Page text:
To hear Leonidas Kavakos play the Brahms Violin Concerto is to be newly apprised of the work’s reputed difficulties. Not that Kavakos struggles with the solo part—far from it. But he presents the myriad double-stops, compound-chords, and wide leaps with such clarity and vividness that your ear is drawn to these effects more than usual. Yet for all this, Kavakos’ rendition is a thoroughly musical one, fully cognizant of Brahms’ structure and overall symphonic plan. Riccardo Chailly’s cleanly articulated, tersely-romantic accompaniment makes an apt foil for his soloist, as do the clear textures and lean string sound he evokes from the Leipzig Gewandhaus Orchestra.
That Kavakos would choose the warhorse Joachim cadenza at first seems at odds with his interpretive stance, but his fresh approach proves otherwise. By sculpting each phrase so inventively, Kavakos rivets your attention and at times gives the impression that he’s improvising. In the songful slow movement (which showcases beautiful playing by the Leipzig winds) Kavakos soothes without sounding saccharine, while the finale crackles with life, thanks in part to the violinist inserting a bit of gypsy flair into the famous “Hungarian” tune.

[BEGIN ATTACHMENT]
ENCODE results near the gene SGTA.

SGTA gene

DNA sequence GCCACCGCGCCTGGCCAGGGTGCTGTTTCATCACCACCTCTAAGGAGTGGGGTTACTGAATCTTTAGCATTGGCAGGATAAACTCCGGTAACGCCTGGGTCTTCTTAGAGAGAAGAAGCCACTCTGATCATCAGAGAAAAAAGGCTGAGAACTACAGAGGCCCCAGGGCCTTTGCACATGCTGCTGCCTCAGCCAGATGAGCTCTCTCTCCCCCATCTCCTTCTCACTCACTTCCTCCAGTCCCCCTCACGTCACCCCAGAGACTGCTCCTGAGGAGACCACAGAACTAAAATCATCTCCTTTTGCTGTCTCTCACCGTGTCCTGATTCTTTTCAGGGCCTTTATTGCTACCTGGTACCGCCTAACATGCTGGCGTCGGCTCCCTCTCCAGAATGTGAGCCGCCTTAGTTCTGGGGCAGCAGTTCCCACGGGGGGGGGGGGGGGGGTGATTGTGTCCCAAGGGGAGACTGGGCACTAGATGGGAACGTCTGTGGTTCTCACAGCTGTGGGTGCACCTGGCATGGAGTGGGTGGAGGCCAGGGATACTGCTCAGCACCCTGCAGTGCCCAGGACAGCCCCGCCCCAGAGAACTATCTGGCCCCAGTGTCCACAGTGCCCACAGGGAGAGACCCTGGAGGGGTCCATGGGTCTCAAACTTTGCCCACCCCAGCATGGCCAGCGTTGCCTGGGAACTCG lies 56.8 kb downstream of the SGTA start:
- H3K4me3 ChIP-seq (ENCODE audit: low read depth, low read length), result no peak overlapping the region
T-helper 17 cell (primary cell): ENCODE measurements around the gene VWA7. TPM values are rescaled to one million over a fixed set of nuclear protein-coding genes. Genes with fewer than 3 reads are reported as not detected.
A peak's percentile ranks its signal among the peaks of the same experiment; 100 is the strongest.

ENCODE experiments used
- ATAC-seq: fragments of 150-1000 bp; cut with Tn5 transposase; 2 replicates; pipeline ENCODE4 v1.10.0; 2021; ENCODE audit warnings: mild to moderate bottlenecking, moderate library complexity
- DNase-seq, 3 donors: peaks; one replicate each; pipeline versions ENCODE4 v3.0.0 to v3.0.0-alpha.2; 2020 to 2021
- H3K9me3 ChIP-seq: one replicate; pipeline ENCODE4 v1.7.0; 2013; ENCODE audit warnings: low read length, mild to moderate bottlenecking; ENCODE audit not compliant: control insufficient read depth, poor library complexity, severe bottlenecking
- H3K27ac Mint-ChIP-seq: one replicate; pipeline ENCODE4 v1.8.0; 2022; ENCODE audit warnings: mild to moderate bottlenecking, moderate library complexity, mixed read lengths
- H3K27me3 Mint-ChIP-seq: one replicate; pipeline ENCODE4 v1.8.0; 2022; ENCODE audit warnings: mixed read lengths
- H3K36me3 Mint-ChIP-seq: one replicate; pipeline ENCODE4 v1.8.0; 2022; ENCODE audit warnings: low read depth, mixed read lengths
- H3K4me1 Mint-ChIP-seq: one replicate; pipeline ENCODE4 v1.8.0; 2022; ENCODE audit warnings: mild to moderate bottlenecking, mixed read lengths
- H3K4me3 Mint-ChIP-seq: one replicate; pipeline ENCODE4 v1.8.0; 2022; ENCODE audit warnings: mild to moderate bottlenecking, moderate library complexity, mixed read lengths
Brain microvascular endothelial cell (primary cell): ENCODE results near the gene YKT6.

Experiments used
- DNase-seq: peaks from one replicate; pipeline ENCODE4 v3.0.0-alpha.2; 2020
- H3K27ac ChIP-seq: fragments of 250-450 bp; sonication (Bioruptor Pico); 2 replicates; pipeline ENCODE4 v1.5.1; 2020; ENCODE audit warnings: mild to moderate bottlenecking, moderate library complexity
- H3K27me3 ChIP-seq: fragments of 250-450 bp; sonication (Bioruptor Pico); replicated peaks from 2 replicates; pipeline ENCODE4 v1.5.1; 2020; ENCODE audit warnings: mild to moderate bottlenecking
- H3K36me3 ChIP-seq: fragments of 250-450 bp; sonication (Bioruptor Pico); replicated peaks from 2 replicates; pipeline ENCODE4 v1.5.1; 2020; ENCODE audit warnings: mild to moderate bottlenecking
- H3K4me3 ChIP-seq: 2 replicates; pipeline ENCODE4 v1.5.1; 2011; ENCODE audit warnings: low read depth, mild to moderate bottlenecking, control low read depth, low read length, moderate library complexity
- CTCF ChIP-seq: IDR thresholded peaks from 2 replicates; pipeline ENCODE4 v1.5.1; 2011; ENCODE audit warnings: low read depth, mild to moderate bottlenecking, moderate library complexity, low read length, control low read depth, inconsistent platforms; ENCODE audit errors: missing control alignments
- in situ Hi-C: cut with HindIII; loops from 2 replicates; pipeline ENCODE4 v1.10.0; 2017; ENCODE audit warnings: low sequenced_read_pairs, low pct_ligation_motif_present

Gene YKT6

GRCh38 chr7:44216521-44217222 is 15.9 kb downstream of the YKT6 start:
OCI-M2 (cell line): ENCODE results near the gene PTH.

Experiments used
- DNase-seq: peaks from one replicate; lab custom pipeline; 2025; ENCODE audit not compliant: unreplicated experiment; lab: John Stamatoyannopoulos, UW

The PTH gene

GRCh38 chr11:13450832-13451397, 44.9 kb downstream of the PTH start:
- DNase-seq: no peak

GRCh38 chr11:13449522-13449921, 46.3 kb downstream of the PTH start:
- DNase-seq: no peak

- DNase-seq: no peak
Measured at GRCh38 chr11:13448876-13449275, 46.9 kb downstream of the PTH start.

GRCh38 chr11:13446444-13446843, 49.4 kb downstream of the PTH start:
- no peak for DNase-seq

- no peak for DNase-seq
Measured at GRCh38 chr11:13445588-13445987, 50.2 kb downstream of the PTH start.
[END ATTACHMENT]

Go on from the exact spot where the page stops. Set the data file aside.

This Hungarian flavor, albeit of a more rustic variety, carries over to Bartók’s Rhapsodies for violin and piano, which Kavakos and pianist Péter Nagy dispatch with jaunty bravura and folksy style. These same characteristics lend the more cosmopolitan Brahms Hungarian Dances a certain authenticity that the orchestral versions lack.
The recording places the orchestra slightly to the rear in the acoustic, but produces a satisfying full sound in louder passages (although the violin is oddly more prominent when playing with the orchestra than with just the piano). This is a fine modern Brahms Violin Concerto that can hold its own in a crowded catalog. (Victor Carr Jr)